McGill’s recommendation helped influence the development of his “non-negotiable Big 3” core exercises (curl-up, side bridge, bird dog—see Stability Training section for descriptions of these exercises). Traditional core exercises involving motion of the spine (i.e., sit-ups, back extensions) provide a high degree of challenge to the core musculature but impose excessive spinal loads (>3,000 N).58 The “non-negotiable big 3” provide a much safer and effective alternative, imposing much lower spine loads while still creating a high degree of neuromuscular challenge.15 This is why they are considered non-negotiable—they provide a biomechanical onramp with low-load exercises for more sensitive patients. Selecting the wrong exercises will only worsen
their condition and adds to the myth that exercise is not well tolerated for individuals in pain. LBP patients can perform these exercises daily with minimal risk of overloading their spine, thus more effectively inducing stability and motor control adaptations to remove and prevent pain. Performed daily, these exercises allow patients build endurance of their core musculature allowing them to tolerate greater applied loads. Over time, these exercises can be progressed in terms of neuromuscular challenge to suit the patients’ functional needs.

Table 19.1 Exercise Safety Profiles

Low-Risk Exercises

  1. Quad single-leg raise—2,000-2,300 N

    • Opposite arm/leg raise—approximately 3,000 N

  2. Side bridge on knees—less than 2,000 N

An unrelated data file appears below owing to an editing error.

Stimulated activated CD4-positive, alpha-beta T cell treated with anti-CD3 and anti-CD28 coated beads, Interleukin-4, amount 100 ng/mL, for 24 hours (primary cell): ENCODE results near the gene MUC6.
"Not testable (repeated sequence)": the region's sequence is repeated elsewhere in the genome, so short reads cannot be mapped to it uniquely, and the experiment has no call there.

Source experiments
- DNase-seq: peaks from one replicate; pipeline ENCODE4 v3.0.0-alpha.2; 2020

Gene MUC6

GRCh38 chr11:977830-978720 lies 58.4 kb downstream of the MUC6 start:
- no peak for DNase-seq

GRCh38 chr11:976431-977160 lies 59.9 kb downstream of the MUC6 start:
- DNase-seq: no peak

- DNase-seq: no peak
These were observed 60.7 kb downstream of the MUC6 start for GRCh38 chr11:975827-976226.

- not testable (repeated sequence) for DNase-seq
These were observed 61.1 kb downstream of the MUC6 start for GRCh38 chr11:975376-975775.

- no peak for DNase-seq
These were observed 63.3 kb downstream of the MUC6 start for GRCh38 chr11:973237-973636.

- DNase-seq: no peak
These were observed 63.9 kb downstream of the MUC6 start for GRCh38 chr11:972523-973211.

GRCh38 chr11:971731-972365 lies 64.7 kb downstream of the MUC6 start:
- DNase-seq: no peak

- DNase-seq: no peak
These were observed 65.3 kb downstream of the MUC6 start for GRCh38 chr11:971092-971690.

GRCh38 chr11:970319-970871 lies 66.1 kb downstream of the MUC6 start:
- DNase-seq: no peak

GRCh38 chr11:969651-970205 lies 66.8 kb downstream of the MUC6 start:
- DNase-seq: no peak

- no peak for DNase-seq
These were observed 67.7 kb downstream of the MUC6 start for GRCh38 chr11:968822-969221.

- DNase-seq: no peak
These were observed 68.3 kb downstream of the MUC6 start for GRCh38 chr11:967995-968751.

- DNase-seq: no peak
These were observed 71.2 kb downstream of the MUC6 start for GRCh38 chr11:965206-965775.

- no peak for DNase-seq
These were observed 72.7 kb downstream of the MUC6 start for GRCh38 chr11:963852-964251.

• Side bridge on ankles—2,600 N

  3. Curl-up—2,000 N

High-Risk Exercises

  • Sit-ups, bent knee—3,350 N

  • Sit-ups, straight knee—3,500 N

  • Curl-up on ball—4,000 N

  • Prone superman—4,300 N

From Gardner-Morse MG, Stokes IA. The effects of abdominal muscle coactivation on lumbar spine stability. Spine. 1998;23:86-92; McGill SM. Low Back Exercises: Prescription for the Healthy Back and When Recovering From Injury. Resources Manual for Guidelines for Exercise Testing and Prescription. 3rd ed. Indianapolis, IN: American College of Sports Medicine; 1998; McGill SM. The biomechanics of low back injury: implications on current practice in industry and the clinic. J Biomech. 1997;30:465-447; Panjabi MM. The stabilizing system of the spine. Part 1. Function, dysfunction, adaptation, and enhancement. J Spinal Disord. 1992;5:383-389; Stokes IA, Gardner-Morse M, Henry SM, Badger GJ. Decrease in trunk muscular response to perturbation with preactivation of lumbar spinal musculature. Spine. 2000;25:1957-1964.